Each of these mobs was led by a chief, one of whom appeared
to belong, not to the people, but to the honorable
corporation of mendicants, and the other, notwithstanding
his affected imitation of the people, might easily be
discerned to be a gentleman. Both were evidently stimulated
by the same impulse.

There was a shock which was perceived even in the royal
carriage. Myriads of hoarse cries, forming one vast uproar,
were heard, mingled with guns firing.

"Ho! Musketeers!" cried D'Artagnan.

The escort divided into two files. One of them passed around
to the right of the carriage, the other to the left. One
went to support D'Artagnan, the other Porthos. Then came a
skirmish, the more terrible because it had no definite
object; the more melancholy, because those engaged in it
knew not for whom they were fighting. Like all popular
movements, the shock given by the rush of this mob was
formidable. The musketeers, few in number, not being able,
in the midst of this crowd, to make their horses wheel
around, began to give way. D'Artagnan offered to lower the
blinds of the royal carriage, but the young king stretched
out his arm, saying:

"No, sir! I wish to see everything."

"If your majesty wishes to look out -- well, then, look!"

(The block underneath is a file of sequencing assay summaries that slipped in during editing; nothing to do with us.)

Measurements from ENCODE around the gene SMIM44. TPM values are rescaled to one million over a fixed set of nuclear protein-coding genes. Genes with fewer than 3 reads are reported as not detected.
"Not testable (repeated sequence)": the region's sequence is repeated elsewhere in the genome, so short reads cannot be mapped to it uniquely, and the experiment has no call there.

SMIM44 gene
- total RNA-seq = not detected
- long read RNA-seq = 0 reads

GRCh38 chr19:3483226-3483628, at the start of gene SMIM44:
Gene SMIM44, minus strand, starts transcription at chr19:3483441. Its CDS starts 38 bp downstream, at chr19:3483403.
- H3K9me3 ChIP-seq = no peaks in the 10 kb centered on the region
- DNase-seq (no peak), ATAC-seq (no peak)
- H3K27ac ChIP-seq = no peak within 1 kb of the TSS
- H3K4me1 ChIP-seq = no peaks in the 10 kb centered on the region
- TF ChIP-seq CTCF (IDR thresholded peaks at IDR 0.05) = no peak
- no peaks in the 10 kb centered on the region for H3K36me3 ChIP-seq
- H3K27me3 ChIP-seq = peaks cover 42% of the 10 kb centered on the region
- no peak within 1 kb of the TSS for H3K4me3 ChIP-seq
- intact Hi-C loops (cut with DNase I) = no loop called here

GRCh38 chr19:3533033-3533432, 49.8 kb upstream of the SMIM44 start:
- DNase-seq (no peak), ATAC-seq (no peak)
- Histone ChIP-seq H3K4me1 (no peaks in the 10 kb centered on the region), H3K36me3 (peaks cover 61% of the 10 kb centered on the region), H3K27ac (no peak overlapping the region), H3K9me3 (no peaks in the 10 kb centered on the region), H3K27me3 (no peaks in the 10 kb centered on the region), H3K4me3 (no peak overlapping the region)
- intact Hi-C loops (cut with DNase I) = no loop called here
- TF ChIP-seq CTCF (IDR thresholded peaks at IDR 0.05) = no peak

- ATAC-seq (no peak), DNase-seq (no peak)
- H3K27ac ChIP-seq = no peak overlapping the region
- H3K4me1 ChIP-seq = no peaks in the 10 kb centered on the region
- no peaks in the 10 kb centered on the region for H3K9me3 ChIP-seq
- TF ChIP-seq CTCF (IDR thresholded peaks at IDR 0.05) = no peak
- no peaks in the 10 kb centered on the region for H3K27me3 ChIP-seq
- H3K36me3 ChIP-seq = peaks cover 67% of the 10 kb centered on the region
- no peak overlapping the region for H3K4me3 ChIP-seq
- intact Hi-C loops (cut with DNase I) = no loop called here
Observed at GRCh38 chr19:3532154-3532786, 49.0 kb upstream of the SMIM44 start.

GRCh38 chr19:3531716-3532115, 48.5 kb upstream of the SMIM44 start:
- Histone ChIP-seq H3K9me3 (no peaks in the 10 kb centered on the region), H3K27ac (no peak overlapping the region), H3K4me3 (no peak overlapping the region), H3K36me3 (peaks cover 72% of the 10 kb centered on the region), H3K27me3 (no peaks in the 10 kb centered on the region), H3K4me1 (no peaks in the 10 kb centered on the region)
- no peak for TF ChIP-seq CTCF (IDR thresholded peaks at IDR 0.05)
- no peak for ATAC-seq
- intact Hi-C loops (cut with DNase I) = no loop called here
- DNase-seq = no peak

replied D'Artagnan. And turning with that fury which made
him so formidable, he rushed toward the chief of the
insurgents, a man who, with a huge sword in his hand, was
trying to hew a passage to the coach door through the

"Make room!" cried D'Artagnan. "Zounds! give way!"

At these words the man with a pistol and sword raised his
head, but it was too late. The blow was sped by D'Artagnan;
the rapier had pierced his bosom.

"Ah! confound it!" cried the Gascon, trying in vain, too
late, to retract the thrust. "What the devil are you doing
here, count?"

"Accomplishing my destiny," replied Rochefort, falling on
one knee. "I have already got up again after three stabs
from you, I shall never rise after this fourth."

"Count!" said D'Artagnan, with some degree of emotion, "I
struck without knowing that it was you. I am sorry, if you